Radiologically isolated syndromes: to treat or not to treat?

J Neurol. 2024 May;271(5):2370-2378. doi: 10.1007/s00415-024-12294-4. Epub 2024 Mar 19.


The widespread use of magnetic resonance imaging (MRI) has led to increased detection of individuals exhibiting asymptomatic brain and spinal cord lesions suggestive of multiple sclerosis (MS), defined as "radiologically isolated syndrome" (RIS). Specific criteria have been proposed and updated over time to identify individuals with RIS. Moreover, a younger age, the presence of infratentorial, spinal cord or gadolinium-enhancing lesions, as well as of cerebrospinal fluid-specific oligoclonal bands have been recognized as relevant risk factors for the occurrence of a first clinical event. Recent randomized controlled trials conducted in individuals with RIS have shown that dimethyl fumarate and teriflunomide significantly reduce the occurrence of clinical events in this population. These findings support the notion that early treatment initiation may positively influence the prognosis of these patients. However, several aspects should be taken into account before treating individuals with RIS in the real-world clinical setting, including an accurate identification of individuals with RIS to avoid misdiagnosis, a precise stratification of their risk of experiencing a first clinical event and further data supporting favorable balance between benefits and risks, even in the long term. This commentary provides an overview of the latest updates in RIS diagnosis, prognosis, and emerging treatment evidence.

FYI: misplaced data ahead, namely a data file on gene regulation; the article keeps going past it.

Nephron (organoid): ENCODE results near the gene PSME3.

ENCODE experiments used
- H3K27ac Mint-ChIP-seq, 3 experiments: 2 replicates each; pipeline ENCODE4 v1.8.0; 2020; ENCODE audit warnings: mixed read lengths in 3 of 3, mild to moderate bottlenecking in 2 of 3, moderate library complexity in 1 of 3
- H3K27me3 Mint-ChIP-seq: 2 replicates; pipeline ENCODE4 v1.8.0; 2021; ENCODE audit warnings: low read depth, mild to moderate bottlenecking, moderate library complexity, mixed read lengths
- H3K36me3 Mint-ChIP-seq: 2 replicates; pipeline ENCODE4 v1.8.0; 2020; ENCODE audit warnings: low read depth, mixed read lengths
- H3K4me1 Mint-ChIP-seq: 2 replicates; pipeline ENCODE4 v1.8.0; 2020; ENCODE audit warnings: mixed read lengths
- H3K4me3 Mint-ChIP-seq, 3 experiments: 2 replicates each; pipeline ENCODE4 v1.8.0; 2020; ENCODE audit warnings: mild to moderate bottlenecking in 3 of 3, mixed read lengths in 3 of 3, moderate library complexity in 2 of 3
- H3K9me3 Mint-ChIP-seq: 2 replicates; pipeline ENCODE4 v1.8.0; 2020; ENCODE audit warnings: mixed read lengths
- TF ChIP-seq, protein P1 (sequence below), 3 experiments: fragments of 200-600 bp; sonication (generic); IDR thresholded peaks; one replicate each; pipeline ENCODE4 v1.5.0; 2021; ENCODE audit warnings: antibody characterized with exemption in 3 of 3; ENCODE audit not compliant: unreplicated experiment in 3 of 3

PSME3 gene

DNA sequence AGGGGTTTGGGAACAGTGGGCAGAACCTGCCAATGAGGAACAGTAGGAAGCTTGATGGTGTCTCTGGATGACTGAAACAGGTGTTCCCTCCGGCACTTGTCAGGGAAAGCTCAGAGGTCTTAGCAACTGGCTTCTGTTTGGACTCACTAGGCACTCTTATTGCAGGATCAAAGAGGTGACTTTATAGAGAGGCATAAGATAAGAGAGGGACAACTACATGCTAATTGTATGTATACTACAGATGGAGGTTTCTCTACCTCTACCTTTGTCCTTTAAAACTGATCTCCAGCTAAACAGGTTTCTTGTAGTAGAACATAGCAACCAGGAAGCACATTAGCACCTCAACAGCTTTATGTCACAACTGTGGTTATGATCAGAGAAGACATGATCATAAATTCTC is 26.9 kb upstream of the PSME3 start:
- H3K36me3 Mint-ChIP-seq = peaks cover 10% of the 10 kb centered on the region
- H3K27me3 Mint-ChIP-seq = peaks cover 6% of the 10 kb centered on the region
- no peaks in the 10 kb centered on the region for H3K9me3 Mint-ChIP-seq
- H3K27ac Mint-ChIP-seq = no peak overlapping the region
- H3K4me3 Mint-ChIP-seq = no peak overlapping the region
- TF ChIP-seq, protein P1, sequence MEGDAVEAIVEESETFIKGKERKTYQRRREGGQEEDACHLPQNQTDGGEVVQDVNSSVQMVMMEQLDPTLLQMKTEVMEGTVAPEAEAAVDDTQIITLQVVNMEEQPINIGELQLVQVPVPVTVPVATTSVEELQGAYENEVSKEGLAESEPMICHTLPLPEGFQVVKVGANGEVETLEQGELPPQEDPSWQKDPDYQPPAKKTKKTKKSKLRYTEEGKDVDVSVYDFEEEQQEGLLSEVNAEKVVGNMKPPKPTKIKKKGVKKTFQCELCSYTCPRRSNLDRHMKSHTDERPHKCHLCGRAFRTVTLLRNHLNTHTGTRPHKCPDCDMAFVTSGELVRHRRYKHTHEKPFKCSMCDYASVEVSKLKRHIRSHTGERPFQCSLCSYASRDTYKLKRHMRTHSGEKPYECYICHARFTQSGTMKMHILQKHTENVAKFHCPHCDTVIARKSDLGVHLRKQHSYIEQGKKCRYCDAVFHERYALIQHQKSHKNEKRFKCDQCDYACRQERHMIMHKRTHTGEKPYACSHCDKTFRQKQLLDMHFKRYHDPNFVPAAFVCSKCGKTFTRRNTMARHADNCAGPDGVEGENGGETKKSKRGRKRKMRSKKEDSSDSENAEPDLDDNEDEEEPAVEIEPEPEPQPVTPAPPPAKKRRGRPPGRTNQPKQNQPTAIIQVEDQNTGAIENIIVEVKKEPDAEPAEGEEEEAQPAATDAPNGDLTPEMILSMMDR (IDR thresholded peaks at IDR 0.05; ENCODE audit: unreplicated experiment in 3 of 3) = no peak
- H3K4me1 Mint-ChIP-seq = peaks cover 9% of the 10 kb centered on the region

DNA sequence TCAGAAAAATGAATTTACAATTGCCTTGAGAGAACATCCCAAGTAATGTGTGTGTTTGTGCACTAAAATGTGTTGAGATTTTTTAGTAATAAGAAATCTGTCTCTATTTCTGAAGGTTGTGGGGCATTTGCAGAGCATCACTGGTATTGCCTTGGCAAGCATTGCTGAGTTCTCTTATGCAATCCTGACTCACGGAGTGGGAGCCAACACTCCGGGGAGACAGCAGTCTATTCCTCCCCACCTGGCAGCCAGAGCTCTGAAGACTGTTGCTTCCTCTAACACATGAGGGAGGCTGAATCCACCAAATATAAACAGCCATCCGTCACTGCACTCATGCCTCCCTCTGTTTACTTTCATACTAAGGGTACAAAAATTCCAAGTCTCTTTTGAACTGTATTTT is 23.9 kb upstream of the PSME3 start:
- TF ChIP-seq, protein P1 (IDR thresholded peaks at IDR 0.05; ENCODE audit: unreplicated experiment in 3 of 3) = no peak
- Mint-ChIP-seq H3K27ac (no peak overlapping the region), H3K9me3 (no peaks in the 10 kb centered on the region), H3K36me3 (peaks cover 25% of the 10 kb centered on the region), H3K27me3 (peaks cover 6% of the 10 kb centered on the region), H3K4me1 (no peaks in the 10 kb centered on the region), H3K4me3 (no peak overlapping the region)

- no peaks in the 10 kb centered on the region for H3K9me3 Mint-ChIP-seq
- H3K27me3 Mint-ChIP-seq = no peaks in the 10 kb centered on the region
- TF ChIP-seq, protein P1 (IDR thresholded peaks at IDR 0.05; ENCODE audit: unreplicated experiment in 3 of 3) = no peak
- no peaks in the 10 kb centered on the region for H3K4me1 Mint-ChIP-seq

Keywords: Disease-modifying drugs; Multiple sclerosis; Radiologically isolated syndrome.

Publication types

  • Review

MeSH terms

  • Demyelinating Diseases / diagnostic imaging
  • Demyelinating Diseases / drug therapy
  • Humans
  • Magnetic Resonance Imaging
  • Multiple Sclerosis* / diagnosis
  • Multiple Sclerosis* / diagnostic imaging
  • Multiple Sclerosis* / drug therapy